sábado, 27 de novembro de 2004

Utilidade Ordinal II

"Rothbard contributed two major advances beyondthe standards set by Mises’s Human Action.

First, Rothbard provided systematic clarification of the theory of marginal utility, and then advanced a new reconstruction of welfare economics and, entirely absent in Mises’s system, an economic theory of the state.

Building on the foundations of a strictly ordinalist interpretation of marginal utility laidout by Mises as early as 1912 in his Theory of Money and Credit,6 Rothbard explainedthat the word “marginal” in marginal utility does not refer to increments of utility (which would imply measurability), but rather to the utility of increments of goods (and thus has nothing to do with measurability).

The good to which utility is attached, and theincrements in its size, can be described in physical terms. The good and its incrementextend in space, and thus can be measured and counted as unitary quantitative addition.In distinct contrast, the utility attached to a physical good and its unitary physicalincrements is a purely intensive magnitude. It does not extend in space, and hence isimmeasurable and intractable by unitary counting and the rules of arithmetic.

Allattempts to construct a cardinal measure of utility are in vain. Qua intensive magnitude,utility can be treated only ordinally; that is, as a rank order on a one-dimensional individual preference scale (and every economic phenomenon, in particular monetary calculation and “objective” cost accounting, must ultimately be reducible to and explained as the simple outcome of ordinal individual rank order judgments).

Apart fromtheir placement on one-dimensional individual preference scales, no quantitativerelationship between different goods and different quantities of the same good exists. In particular, no such thing as total utility—conceived of as the addition or integration ofmarginal utilities—exists. Rather, “total” utility is the marginal utility of a larger-sized quantity of a good, and, Rothbard explained,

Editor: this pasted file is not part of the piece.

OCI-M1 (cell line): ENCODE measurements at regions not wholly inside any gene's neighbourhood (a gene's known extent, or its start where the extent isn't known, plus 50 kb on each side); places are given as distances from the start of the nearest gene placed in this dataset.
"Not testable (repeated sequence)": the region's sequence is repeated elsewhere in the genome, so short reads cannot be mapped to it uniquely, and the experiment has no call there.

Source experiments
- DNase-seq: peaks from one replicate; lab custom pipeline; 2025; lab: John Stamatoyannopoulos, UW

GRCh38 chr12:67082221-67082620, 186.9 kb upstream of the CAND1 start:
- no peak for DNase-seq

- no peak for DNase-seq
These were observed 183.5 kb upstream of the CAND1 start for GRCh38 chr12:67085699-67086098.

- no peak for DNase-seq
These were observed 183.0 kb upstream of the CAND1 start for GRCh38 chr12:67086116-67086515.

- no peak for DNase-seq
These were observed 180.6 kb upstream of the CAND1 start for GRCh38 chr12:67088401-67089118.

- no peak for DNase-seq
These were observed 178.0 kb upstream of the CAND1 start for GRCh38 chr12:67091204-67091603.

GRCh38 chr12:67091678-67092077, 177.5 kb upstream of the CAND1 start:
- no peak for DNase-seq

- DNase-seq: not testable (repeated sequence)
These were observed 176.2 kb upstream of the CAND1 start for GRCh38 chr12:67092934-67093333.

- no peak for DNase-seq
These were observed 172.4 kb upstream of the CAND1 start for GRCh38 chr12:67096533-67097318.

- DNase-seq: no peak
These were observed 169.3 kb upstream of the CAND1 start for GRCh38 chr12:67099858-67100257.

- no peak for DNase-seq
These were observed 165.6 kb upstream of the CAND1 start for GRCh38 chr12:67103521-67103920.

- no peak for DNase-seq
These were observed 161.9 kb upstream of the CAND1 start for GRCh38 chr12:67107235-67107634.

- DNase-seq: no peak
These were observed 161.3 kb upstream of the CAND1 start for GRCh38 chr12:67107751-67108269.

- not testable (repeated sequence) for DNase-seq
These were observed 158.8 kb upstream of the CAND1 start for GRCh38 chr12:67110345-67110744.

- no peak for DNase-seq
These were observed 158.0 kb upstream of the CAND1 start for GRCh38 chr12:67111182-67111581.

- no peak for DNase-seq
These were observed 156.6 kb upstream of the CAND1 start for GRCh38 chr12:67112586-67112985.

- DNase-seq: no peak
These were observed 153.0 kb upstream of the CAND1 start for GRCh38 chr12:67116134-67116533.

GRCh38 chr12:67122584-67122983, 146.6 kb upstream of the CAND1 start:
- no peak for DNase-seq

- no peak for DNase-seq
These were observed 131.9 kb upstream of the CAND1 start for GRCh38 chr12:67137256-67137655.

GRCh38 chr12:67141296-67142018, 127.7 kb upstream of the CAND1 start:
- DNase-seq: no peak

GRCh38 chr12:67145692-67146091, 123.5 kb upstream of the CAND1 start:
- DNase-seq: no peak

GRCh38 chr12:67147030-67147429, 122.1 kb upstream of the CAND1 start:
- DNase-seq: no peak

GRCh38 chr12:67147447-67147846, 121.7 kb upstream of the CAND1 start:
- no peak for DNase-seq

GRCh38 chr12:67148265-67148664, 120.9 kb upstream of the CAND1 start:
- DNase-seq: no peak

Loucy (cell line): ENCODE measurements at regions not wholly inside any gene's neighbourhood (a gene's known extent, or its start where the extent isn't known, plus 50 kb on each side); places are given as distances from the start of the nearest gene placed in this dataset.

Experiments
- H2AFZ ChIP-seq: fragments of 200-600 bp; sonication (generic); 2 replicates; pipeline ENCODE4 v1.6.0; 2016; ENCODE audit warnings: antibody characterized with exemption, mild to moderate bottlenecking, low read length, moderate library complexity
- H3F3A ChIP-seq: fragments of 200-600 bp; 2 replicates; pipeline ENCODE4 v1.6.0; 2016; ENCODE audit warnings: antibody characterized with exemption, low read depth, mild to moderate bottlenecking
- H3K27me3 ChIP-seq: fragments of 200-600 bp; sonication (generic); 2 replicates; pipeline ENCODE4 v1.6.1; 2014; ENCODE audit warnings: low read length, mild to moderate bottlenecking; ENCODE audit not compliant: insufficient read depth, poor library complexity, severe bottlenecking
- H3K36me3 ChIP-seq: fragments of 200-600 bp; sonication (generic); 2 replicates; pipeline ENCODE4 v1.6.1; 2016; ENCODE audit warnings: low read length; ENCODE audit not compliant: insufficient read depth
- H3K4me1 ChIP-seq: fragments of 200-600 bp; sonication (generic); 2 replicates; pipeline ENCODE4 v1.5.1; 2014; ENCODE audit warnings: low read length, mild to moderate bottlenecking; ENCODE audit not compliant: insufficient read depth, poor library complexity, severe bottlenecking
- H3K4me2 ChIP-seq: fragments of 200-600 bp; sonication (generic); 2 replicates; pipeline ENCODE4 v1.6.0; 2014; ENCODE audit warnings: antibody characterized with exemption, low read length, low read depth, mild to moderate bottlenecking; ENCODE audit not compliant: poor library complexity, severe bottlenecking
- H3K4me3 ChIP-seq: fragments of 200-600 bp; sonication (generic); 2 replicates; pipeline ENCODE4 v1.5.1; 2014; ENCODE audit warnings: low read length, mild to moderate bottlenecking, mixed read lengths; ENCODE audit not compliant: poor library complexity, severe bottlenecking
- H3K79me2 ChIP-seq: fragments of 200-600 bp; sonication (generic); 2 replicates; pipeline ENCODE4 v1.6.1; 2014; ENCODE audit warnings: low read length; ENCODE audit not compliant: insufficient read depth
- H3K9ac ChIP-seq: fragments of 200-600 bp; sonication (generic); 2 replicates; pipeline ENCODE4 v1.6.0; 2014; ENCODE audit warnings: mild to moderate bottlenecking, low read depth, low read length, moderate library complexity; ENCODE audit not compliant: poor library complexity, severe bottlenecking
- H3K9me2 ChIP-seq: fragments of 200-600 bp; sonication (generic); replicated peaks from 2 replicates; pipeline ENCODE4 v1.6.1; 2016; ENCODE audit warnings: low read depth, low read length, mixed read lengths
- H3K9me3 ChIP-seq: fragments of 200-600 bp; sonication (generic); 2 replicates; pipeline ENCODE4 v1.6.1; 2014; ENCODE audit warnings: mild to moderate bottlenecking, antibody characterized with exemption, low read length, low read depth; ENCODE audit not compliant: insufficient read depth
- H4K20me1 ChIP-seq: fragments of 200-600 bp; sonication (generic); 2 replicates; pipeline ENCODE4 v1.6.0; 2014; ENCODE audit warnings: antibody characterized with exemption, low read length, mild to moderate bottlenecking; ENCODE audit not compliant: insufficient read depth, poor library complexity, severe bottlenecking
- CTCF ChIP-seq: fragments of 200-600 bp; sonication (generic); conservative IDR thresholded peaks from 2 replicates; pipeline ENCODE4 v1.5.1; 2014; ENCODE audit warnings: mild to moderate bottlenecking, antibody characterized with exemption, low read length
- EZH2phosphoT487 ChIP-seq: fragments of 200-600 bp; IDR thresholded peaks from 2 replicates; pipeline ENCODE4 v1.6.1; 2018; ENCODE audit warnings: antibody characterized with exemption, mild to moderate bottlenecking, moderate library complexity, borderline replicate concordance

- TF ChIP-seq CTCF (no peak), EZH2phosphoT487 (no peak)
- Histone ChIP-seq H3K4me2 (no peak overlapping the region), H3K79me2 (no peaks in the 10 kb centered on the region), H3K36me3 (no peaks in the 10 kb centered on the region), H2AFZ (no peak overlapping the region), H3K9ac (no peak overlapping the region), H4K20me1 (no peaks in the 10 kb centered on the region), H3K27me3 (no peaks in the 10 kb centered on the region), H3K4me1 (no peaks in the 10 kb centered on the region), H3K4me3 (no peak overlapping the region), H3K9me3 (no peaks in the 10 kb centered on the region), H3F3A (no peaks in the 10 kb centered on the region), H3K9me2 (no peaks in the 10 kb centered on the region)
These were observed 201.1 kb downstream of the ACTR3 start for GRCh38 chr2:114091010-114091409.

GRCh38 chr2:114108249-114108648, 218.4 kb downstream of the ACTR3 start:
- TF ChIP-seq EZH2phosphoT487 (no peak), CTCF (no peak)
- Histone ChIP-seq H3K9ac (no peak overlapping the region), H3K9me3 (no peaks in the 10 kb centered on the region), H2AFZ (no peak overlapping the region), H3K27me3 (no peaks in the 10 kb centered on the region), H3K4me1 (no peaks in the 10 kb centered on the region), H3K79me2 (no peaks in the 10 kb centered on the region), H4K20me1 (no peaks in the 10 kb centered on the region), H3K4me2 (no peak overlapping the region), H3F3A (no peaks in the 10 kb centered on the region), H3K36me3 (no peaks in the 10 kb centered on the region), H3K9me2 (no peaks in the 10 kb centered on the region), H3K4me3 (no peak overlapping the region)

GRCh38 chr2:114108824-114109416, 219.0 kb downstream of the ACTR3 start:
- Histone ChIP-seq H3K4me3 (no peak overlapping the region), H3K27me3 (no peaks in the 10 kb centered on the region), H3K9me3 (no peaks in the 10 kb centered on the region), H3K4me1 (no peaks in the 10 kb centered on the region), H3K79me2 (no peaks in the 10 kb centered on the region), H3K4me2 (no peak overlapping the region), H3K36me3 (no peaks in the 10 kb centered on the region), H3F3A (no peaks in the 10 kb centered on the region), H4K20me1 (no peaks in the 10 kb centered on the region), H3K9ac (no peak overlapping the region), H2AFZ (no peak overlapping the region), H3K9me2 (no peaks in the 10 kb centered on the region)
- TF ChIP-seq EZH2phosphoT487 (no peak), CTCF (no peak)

[t]here are, then two laws of utility, both following from the apodictic conditions ofhuman action: first, that given the size of a unit of a good, the (marginal) utility of eachunit decreases as the supply of units increases; second, that the (marginal) utility of alarger-sized unit is greater than the (marginal) utility of a smaller-sized unit. The first isthe law of diminishing marginal utility. The second has been called the law of increasingtotal utility. The relationship between the two laws and between the items considered inboth is purely one of rank, i.e., ordinal.

Graphically, Rothbard illustrated, the relationship can be represented thus:

Ranks in Value

-3 eggs

-2 eggs

-1 egg

-2nd egg

-3rd egg

The higher the ranking on this individual value scale for eggs, the higher the value. Bythe second law, 3 eggs are valued more highly then 2 eggs and 2 eggs more highly thanone. By the first law, the 2nd egg will be ranked below the first on the value scale, andthe 3rd below the 2nd.

No mathematical relationship exists between, for instance, the marginal utility of 3 eggs and the marginal utility of the 3rd egg except that the former is greater than the latter.

As Lionel Robbins, influenced by Wicksteed and Mises, had first brought home to mainstream economics, from the ordinal character of utility it follows logically that everyinter-personal as well as intra-personal comparison of utility must be regarded asimpossible (unscientific), and hence every social welfare proposal involving any suchcomparison is arbitrary.

While mainstream welfare economics was thrown into disarray upon full realization of this conclusion, Rothbard provided a radically new strictly ordinalist reconstruction of welfare economics based on the twin concepts of individual self-ownership and demonstrated preference."


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